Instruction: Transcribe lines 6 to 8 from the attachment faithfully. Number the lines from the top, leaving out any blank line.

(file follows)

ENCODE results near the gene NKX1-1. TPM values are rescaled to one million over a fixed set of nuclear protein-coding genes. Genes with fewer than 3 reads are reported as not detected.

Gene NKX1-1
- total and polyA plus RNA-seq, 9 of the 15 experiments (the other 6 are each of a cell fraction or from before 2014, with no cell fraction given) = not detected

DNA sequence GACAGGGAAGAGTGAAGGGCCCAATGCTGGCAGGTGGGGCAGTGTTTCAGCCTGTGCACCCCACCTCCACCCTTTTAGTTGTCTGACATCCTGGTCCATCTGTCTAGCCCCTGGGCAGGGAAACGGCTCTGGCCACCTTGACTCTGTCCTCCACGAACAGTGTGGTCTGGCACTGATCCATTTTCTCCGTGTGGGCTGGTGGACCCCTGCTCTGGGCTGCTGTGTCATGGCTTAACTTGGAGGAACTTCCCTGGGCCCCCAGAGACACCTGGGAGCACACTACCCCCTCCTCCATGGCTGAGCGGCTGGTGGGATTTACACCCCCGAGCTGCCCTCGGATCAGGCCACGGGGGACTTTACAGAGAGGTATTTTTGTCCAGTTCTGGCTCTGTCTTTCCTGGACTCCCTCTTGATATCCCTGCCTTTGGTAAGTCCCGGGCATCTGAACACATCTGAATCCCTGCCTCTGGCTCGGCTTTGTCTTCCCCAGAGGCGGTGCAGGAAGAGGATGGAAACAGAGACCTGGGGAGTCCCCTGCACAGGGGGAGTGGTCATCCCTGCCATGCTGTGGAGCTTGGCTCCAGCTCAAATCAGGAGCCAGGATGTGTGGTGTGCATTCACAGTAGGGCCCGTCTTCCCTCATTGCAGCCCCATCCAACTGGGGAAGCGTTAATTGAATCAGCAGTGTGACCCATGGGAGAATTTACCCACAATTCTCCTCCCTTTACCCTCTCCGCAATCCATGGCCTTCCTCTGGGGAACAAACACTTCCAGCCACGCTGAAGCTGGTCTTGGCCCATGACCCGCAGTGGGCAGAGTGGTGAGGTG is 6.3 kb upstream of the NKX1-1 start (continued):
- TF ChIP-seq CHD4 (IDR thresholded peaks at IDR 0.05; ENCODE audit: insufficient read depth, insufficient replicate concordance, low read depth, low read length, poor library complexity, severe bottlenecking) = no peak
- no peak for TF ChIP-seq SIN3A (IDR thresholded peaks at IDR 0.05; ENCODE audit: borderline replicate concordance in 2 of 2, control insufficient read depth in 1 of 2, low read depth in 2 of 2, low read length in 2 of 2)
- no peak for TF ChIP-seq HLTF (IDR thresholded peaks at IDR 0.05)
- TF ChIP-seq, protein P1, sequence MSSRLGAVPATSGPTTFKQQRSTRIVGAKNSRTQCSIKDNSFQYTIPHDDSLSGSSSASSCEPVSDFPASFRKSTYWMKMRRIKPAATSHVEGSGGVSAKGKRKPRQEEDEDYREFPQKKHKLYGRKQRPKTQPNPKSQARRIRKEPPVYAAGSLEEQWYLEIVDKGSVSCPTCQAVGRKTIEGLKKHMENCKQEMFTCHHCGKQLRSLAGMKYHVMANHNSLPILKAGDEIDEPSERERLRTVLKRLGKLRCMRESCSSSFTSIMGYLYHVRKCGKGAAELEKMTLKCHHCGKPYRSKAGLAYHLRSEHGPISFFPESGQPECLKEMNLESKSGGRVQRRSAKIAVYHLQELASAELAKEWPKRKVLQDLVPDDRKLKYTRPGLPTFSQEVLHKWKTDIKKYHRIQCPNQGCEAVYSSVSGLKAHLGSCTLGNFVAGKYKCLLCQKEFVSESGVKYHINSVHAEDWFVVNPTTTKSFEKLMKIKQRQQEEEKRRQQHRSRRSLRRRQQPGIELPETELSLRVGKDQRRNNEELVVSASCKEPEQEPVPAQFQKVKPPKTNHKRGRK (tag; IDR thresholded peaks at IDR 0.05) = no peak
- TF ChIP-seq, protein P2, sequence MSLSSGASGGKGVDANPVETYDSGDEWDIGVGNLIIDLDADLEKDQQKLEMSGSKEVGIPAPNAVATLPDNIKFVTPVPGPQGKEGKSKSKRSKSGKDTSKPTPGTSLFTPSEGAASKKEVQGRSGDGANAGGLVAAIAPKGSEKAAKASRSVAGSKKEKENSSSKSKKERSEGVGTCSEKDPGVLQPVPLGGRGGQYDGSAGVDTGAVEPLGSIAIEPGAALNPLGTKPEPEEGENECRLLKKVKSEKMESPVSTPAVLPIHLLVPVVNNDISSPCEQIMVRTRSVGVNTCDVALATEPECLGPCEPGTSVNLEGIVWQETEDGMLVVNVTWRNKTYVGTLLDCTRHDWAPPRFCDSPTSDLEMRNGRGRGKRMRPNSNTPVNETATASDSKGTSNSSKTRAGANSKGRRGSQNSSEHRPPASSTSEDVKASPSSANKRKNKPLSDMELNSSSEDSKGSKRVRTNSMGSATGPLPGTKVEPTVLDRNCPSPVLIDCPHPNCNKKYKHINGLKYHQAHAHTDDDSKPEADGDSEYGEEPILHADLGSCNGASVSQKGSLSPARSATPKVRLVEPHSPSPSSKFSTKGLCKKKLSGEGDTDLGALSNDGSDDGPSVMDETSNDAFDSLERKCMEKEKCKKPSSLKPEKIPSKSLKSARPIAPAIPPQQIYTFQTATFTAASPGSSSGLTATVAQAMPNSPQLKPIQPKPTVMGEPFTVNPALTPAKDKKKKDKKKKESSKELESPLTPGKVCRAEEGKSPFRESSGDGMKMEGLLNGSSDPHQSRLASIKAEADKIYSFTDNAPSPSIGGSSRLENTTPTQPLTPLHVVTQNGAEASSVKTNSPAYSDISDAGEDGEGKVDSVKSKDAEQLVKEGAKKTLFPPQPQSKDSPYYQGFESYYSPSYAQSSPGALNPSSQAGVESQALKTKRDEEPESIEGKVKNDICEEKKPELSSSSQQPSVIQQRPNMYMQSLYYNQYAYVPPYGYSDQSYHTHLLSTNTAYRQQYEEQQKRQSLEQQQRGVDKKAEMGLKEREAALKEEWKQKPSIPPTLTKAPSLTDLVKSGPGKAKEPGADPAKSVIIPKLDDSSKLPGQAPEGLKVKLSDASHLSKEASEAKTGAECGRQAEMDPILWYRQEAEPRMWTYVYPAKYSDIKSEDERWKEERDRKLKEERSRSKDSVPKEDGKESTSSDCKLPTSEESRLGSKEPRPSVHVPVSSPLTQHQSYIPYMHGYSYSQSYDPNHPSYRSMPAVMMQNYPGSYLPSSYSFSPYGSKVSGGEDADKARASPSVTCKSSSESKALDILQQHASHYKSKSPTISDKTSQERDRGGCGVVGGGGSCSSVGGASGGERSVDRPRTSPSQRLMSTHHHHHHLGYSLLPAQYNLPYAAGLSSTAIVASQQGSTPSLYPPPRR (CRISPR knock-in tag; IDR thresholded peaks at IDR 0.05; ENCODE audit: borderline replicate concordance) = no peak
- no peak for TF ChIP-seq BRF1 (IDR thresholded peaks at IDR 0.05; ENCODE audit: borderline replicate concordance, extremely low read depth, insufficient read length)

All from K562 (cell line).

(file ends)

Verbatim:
- no peak for TF ChIP-seq SIN3A (IDR thresholded peaks at IDR 0.05; ENCODE audit: borderline replicate concordance in 2 of 2, control insufficient read depth in 1 of 2, low read depth in 2 of 2, low read length in 2 of 2)
- no peak for TF ChIP-seq HLTF (IDR thresholded peaks at IDR 0.05)
- TF ChIP-seq, protein P1, sequence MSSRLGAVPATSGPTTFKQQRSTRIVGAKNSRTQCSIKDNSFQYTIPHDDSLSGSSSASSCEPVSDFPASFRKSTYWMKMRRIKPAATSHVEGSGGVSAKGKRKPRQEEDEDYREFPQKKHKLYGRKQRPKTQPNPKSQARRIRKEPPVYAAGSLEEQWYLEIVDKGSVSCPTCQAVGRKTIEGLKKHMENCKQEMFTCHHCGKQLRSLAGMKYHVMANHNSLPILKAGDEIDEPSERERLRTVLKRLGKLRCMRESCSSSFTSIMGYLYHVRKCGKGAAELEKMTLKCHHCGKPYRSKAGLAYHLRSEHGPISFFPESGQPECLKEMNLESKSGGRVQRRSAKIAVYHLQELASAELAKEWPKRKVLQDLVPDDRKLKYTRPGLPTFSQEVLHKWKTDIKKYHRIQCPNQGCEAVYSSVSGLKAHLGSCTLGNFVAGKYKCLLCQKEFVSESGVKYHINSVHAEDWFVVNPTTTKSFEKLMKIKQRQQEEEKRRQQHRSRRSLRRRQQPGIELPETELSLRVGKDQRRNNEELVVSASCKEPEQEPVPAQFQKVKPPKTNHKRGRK (tag; IDR thresholded peaks at IDR 0.05) = no peak